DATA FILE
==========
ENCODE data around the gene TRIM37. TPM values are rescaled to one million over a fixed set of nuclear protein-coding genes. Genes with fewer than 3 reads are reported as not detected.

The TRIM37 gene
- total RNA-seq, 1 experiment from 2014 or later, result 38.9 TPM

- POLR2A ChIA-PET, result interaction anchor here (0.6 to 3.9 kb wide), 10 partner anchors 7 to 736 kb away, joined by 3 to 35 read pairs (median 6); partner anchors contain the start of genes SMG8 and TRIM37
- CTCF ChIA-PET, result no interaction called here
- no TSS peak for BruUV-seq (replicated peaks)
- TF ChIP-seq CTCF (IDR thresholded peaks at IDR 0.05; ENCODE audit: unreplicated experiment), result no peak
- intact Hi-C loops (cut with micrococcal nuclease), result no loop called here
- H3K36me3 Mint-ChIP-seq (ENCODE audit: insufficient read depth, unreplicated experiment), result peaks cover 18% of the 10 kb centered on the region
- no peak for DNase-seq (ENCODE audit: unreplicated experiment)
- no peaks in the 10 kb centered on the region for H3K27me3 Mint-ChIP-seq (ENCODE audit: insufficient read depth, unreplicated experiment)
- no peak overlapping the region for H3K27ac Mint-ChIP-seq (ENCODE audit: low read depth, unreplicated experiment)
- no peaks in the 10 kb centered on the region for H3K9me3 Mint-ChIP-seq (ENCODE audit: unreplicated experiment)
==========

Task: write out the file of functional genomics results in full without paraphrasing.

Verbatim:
ENCODE data around the gene TRIM37. TPM values are rescaled to one million over a fixed set of nuclear protein-coding genes. Genes with fewer than 3 reads are reported as not detected.

The TRIM37 gene
- total RNA-seq, 1 experiment from 2014 or later, result 38.9 TPM

- POLR2A ChIA-PET, result interaction anchor here (0.6 to 3.9 kb wide), 10 partner anchors 7 to 736 kb away, joined by 3 to 35 read pairs (median 6); partner anchors contain the start of genes SMG8 and TRIM37
- CTCF ChIA-PET, result no interaction called here
- no TSS peak for BruUV-seq (replicated peaks)
- TF ChIP-seq CTCF (IDR thresholded peaks at IDR 0.05; ENCODE audit: unreplicated experiment), result no peak
- intact Hi-C loops (cut with micrococcal nuclease), result no loop called here
- H3K36me3 Mint-ChIP-seq (ENCODE audit: insufficient read depth, unreplicated experiment), result peaks cover 18% of the 10 kb centered on the region
- no peak for DNase-seq (ENCODE audit: unreplicated experiment)
- no peaks in the 10 kb centered on the region for H3K27me3 Mint-ChIP-seq (ENCODE audit: insufficient read depth, unreplicated experiment)
- no peak overlapping the region for H3K27ac Mint-ChIP-seq (ENCODE audit: low read depth, unreplicated experiment)
- no peaks in the 10 kb centered on the region for H3K9me3 Mint-ChIP-seq (ENCODE audit: unreplicated experiment)